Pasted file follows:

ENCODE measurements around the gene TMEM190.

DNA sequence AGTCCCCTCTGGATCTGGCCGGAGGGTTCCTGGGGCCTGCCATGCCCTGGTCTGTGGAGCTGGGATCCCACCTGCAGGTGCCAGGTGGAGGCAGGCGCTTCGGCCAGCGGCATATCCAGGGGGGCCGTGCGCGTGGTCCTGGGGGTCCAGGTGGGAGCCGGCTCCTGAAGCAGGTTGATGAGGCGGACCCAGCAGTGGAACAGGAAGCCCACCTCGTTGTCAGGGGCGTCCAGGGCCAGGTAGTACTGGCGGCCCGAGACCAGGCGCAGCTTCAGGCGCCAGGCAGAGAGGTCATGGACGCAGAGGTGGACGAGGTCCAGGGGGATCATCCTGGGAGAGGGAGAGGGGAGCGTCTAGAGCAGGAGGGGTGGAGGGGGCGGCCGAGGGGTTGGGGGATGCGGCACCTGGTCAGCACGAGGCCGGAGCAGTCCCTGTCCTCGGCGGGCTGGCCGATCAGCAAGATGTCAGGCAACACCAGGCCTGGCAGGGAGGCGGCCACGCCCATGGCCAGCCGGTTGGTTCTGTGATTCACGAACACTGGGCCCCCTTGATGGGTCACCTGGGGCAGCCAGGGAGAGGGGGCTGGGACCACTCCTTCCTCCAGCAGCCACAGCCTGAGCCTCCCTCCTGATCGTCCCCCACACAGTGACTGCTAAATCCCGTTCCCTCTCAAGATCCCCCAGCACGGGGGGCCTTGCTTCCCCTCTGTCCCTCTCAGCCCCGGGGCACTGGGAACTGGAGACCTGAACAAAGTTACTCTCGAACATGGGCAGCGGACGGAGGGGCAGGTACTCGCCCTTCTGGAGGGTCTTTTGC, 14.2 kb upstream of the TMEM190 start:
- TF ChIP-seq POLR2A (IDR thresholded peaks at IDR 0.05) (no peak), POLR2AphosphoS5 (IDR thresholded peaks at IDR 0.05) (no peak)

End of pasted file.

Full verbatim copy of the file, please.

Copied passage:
ENCODE measurements around the gene TMEM190.

DNA sequence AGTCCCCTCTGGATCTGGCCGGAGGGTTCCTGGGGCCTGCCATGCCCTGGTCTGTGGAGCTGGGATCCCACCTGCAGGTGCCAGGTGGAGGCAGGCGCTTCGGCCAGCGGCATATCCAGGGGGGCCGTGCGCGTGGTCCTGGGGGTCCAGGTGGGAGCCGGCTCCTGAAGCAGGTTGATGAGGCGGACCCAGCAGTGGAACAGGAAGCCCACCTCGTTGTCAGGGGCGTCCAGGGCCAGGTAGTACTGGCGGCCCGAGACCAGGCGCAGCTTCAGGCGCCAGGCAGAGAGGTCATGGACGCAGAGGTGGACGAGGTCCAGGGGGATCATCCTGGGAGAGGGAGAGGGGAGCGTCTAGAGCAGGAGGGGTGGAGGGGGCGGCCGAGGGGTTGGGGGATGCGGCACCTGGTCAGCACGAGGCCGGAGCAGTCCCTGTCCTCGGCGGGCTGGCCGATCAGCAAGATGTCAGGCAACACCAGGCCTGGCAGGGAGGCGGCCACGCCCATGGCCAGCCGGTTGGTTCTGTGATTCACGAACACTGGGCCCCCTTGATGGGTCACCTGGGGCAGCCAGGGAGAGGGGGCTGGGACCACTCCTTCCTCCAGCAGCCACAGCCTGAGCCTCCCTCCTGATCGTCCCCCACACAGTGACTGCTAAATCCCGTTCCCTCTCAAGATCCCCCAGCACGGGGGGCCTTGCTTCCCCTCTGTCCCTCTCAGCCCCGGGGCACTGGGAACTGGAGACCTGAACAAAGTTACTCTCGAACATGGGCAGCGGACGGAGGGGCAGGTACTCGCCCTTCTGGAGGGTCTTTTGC, 14.2 kb upstream of the TMEM190 start:
- TF ChIP-seq POLR2A (IDR thresholded peaks at IDR 0.05) (no peak), POLR2AphosphoS5 (IDR thresholded peaks at IDR 0.05) (no peak)